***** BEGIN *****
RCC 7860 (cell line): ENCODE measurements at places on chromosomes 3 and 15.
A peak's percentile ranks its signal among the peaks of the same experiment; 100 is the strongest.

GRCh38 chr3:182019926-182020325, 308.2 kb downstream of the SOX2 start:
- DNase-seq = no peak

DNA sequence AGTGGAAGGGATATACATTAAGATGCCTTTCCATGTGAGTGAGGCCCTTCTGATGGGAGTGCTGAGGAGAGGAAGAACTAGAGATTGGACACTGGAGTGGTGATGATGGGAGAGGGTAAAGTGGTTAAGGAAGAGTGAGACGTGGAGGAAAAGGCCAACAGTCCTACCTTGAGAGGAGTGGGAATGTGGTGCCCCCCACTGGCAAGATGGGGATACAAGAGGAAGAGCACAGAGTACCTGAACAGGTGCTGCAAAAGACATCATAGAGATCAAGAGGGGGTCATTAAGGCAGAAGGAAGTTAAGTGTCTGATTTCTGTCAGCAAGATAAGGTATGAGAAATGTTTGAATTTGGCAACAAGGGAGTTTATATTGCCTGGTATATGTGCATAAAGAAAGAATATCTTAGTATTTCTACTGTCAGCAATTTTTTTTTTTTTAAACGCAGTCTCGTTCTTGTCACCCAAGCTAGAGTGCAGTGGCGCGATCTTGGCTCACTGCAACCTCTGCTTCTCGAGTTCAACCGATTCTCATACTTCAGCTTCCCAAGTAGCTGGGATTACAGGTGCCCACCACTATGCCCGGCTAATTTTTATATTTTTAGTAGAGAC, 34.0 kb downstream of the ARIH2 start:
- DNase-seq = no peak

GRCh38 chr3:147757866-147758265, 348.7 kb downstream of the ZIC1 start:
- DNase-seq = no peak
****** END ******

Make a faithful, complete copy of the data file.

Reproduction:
RCC 7860 (cell line): ENCODE measurements at places on chromosomes 3 and 15.
A peak's percentile ranks its signal among the peaks of the same experiment; 100 is the strongest.

GRCh38 chr3:182019926-182020325, 308.2 kb downstream of the SOX2 start:
- DNase-seq = no peak

DNA sequence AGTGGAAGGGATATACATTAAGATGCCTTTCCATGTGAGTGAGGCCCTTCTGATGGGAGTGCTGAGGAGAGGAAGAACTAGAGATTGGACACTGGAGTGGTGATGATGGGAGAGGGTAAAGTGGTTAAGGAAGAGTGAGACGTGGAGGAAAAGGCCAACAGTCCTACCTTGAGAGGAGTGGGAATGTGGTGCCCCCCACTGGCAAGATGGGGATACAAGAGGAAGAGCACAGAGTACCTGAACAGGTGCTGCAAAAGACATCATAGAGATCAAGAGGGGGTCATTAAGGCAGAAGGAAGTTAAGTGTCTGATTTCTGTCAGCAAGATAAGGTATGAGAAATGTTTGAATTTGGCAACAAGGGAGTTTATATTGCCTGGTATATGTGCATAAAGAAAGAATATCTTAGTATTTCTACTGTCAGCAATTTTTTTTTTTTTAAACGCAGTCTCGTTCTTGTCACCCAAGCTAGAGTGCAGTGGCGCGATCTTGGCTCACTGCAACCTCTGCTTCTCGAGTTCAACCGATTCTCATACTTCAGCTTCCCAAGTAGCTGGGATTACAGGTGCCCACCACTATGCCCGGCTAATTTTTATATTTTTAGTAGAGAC, 34.0 kb downstream of the ARIH2 start:
- DNase-seq = no peak

GRCh38 chr3:147757866-147758265, 348.7 kb downstream of the ZIC1 start:
- DNase-seq = no peak